Director: Peter Masterson
The Trip to Bountiful has one of the most beautiful opening scenes I've ever watched: a mother and her young son running through a field of bluebonnets. They're full of life. They look as if they could run forever.
Flash forward a few decades, to the 1940s. The mother, Carrie Watts (Geraldine Page), is now an old woman. She lives with her son, Ludie (John Heard), and his wife, Jessie Mae (Carlin Glynn), in a small Houston apartment. Ludie isn't the carefree boy he once was; he's recovering from an illness and trying to get a promotion at work. He and his wife haven't been able to have children. Jessie Mae is a self-centered, petty woman, who needles her mother-in-law at any opportunity she gets. I also sensed resentment in her, that she has to live with her mother-in-law in close quarters, and that Carrie makes her feel inadequate as a homemaker and wife. The two just get on each other's nerves, and Ludie is, for the most part, tired and withdrawn.
Living in that little apartment is driving Carrie insane; she's reduced to being a child, squabbling with her daughter-in-law. She's cut off from the only kind of life that ever gave her meaning. Realizing that she's in poor health, she's overtaken with the desire to see her old home again in Bountiful, Texas, out in the country. She won't let her son and daughter-in-law stop her.
Geraldine Page's performance is amazing, and reveals both the complex character of Carrie Watts and the struggles faced by elderly people more generally. "For her own good," Carrie is kept from traveling and treated like a child. She sees no future for herself, and no one seems to care about her strong connections with the past. The first sympathetic ear she gets in this movie is from a young woman, Thelma (Rebecca De Mornay), who sits beside her on a bus she's taking in an attempt to get to Bountiful. Thelma is the daughter-in-law (or daughter) Carrie wishes she'd had.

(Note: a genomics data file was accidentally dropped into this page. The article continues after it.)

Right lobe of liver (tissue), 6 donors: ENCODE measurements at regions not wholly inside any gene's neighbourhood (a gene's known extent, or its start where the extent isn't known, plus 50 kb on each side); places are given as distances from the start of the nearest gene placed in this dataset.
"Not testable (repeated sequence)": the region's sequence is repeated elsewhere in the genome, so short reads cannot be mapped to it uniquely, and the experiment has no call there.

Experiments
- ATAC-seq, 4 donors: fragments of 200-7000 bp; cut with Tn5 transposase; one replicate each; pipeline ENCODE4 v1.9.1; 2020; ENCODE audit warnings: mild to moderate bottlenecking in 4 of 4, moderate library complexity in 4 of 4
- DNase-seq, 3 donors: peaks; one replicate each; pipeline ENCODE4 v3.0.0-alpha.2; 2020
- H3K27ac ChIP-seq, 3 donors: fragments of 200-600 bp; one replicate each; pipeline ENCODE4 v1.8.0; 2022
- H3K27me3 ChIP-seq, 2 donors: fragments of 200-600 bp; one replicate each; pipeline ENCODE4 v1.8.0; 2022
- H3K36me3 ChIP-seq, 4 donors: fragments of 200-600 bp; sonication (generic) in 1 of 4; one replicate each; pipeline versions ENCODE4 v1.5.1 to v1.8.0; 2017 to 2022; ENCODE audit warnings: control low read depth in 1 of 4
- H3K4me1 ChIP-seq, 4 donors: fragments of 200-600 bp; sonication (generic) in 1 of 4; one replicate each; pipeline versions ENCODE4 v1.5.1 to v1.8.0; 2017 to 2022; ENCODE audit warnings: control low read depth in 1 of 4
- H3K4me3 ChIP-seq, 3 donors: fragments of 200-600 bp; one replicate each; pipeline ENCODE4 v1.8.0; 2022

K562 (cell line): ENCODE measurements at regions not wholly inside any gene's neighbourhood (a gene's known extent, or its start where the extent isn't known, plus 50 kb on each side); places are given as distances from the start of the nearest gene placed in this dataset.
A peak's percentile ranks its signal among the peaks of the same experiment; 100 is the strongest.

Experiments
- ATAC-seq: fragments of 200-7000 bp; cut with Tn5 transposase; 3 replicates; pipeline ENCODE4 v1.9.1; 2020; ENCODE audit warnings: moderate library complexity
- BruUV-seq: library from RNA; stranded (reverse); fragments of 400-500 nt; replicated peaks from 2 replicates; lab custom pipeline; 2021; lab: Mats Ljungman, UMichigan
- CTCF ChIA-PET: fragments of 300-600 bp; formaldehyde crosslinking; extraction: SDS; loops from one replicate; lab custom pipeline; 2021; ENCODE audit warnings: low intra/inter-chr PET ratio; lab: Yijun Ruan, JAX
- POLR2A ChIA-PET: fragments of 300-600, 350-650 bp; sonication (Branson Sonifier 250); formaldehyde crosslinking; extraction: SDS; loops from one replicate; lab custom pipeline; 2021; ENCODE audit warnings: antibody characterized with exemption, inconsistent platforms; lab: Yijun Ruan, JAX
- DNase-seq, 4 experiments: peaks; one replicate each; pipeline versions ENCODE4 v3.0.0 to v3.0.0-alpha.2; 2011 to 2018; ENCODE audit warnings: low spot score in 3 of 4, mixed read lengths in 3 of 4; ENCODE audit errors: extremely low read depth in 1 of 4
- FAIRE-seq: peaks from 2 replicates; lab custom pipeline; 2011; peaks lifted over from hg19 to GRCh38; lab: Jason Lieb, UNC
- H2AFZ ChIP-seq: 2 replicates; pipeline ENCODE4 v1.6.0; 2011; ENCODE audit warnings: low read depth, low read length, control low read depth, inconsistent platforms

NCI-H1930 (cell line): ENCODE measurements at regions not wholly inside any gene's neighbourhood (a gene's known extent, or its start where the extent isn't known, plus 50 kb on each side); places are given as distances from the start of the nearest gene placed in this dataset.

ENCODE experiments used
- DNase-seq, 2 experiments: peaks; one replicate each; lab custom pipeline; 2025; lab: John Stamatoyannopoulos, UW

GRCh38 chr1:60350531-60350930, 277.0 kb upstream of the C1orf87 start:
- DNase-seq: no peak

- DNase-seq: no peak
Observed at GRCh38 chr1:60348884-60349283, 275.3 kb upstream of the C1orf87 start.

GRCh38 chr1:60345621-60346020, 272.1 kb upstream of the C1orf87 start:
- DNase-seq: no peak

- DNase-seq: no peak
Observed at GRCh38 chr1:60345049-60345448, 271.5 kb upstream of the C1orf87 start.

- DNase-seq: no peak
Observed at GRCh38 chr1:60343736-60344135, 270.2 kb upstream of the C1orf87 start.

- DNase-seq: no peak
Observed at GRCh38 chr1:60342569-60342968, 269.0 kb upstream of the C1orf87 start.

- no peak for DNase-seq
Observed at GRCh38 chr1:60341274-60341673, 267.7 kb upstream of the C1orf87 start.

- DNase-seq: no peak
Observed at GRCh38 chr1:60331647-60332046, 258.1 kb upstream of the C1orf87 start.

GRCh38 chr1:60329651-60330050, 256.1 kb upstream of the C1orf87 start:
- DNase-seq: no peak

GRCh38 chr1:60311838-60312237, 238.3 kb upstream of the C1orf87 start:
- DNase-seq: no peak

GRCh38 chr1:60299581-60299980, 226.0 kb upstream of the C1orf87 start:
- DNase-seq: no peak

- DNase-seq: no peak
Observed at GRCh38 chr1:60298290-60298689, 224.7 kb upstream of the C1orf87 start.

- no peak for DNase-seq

Was Carrie's past life in Bountiful free of heartbreak? In her conversation with Thelma, she brings up some cruelty and lasting regret that she experienced as a young woman. But she was also alive in that place. It was hers, with all of its pain and thwarted longing. She clings to these old memories, infusing them with goodness. She doesn't want to hear that it's all gone: her loved ones, her old friends and neighbors, even the town itself, slowly being eaten away by the wind and grass.
Carrie, her son, and his wife are all trapped in some way in that little Houston apartment. What will Carrie's escape do for all of them? On the one hand, her attempts to revisit a time that's long gone seem futile, the efforts of an old woman who's going into the past because there's no future for her. On the other hand, her determination to see her old home is necessary for some peace and healing, a better understanding of what her place is in the world now. The characters confront their mortality and come out stronger for it. Carrie can see what has become of Bountiful, and her son can no longer deny his past. They really talk to each other, honestly, for what may be the first time in years.
The movie doesn't have an easy ending, which is one of the things I like about it. For the time being, the characters are alive. Maybe the best they can do is be kinder to each other as the world continuously changes and they move towards the day they'll pass on.